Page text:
Monday, May 17, 2010

Big Bag o Blog Links

Wall Street reform is more likely as the political winds shift. Then there's Cowen's excellent example of math voodoo in this regard.

How to spend $1 billion dollars the Yglesias way: buses. "It's rare that you have a policy issue that can be solved by throwing more money at the problem..." but he thinks buses will do the trick. As a development economist, my respect for him just lowered one tiny notch. However, he does make some excellent points about trying to tell the difference between hedging, betting, speculating, and risk management.

Ravi Kanbur offers that developmentalists ought to walk a mile in the poor's shoes, at least for a few days every 12-18 months. And, speaking of cast-off clothing, how about 1 million kittens for Africa?

The perils of laptops and the benefits of doodling in class and seminars. And, while most of the time bemoaning the lack of context in news reports of Africa, here is one reason why less is more in other areas.
The fatal turning-point in the modern development was when the great movement which can serve its original ends only by fighting all privilege, the labor movement, came under the influence of anti-competitive doctrines and became itself entangled in the strife for privilege. - F.A. Hayek, The Road to Serfdom, p. 207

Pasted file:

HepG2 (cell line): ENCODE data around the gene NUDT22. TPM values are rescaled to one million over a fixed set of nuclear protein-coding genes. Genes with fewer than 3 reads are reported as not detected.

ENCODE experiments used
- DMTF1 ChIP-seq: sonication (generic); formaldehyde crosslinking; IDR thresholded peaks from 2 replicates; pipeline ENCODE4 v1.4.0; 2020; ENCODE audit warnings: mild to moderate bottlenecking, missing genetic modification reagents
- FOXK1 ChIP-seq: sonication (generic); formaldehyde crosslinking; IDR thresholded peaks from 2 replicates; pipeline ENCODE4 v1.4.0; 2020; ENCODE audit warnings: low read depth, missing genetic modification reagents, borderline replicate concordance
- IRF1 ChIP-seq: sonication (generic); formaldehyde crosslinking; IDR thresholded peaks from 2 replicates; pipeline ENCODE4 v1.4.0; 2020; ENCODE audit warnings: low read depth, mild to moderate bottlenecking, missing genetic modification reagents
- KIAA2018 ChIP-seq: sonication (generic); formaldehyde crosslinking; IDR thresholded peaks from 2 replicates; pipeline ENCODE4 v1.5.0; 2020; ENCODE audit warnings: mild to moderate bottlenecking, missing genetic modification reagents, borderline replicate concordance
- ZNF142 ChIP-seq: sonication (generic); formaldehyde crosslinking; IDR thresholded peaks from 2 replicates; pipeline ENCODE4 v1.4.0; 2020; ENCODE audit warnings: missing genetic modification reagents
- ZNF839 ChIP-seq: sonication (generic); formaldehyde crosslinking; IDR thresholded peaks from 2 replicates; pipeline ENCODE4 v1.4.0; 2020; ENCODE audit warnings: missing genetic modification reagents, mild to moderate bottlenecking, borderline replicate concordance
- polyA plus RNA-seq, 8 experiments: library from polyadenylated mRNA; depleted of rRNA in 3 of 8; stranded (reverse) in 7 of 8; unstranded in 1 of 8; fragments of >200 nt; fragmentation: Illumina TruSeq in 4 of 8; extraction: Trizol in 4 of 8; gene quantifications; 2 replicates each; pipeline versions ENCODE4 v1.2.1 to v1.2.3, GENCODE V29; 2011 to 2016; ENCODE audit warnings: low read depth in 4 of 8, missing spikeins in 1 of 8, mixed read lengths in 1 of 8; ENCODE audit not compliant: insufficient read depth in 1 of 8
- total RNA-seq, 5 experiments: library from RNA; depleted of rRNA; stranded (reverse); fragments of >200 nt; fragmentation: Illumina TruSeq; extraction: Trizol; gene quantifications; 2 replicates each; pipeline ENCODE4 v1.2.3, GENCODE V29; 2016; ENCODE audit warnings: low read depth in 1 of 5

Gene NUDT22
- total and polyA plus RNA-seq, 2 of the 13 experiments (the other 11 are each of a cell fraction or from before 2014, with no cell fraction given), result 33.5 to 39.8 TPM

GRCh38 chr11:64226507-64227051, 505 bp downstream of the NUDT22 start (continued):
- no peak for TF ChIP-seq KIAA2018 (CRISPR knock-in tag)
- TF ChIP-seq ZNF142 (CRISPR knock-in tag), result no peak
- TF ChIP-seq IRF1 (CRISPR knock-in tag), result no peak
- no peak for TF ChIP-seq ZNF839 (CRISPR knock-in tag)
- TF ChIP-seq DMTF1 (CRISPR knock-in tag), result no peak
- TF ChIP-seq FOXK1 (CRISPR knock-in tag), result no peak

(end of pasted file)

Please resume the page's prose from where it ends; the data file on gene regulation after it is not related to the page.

The people in tragedies, according to Aristotle, are better than the rest of us, while the people in comedies are worse. In a certain kind of modern comic romance, though, the two primary stipulations are that the main characters be better-looking and duller than the audience, which produces a self-canceling wash of emotions. No cathartic tears or therapeutic laughter, but instead a mild, smiley stupefaction. --A. O. Scott, NYT, on the plight of the contemporary romantic comedy.

Dani Rodrik:
“the political trilemma of the world economy”: economic globalization, political democracy, and the nation-state are mutually irreconcilable. We can have at most two at one time. Democracy is compatible with national sovereignty only if we restrict globalization. If we push for globalization while retaining the nation-state, we must jettison democracy. And if we want democracy along with globalization, we must shove the nation-state aside and strive for greater international governance.

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